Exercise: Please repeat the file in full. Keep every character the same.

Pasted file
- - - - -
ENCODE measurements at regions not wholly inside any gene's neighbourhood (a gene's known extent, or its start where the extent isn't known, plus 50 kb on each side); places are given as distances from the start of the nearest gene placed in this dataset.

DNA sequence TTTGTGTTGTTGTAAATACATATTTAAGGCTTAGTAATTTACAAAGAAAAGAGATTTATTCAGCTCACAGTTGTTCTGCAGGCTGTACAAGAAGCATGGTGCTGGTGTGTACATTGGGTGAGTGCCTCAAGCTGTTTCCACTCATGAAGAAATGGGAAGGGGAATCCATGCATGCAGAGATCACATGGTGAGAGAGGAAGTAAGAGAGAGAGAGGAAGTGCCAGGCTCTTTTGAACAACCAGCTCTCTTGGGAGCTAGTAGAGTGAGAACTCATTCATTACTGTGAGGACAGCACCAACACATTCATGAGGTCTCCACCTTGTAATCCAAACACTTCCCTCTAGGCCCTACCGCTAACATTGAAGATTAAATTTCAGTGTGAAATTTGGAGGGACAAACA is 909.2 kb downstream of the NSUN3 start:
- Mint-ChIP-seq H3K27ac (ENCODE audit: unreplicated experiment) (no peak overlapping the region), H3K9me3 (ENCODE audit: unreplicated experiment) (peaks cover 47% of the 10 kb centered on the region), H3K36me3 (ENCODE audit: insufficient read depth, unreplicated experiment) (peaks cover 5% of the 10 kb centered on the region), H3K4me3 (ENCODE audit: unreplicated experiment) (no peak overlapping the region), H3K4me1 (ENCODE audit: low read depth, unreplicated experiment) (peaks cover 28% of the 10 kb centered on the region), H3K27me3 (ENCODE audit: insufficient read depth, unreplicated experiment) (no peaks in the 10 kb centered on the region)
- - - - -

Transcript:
ENCODE measurements at regions not wholly inside any gene's neighbourhood (a gene's known extent, or its start where the extent isn't known, plus 50 kb on each side); places are given as distances from the start of the nearest gene placed in this dataset.

DNA sequence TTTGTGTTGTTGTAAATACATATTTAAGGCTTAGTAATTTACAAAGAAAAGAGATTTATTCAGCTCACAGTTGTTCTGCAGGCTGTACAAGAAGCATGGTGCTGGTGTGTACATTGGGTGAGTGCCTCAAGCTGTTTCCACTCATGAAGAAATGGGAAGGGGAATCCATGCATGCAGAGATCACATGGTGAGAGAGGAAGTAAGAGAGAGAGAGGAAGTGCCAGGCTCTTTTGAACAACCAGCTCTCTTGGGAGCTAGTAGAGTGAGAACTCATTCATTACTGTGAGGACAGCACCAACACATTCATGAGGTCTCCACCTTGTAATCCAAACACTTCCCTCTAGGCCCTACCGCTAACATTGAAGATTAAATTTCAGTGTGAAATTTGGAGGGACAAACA is 909.2 kb downstream of the NSUN3 start:
- Mint-ChIP-seq H3K27ac (ENCODE audit: unreplicated experiment) (no peak overlapping the region), H3K9me3 (ENCODE audit: unreplicated experiment) (peaks cover 47% of the 10 kb centered on the region), H3K36me3 (ENCODE audit: insufficient read depth, unreplicated experiment) (peaks cover 5% of the 10 kb centered on the region), H3K4me3 (ENCODE audit: unreplicated experiment) (no peak overlapping the region), H3K4me1 (ENCODE audit: low read depth, unreplicated experiment) (peaks cover 28% of the 10 kb centered on the region), H3K27me3 (ENCODE audit: insufficient read depth, unreplicated experiment) (no peaks in the 10 kb centered on the region)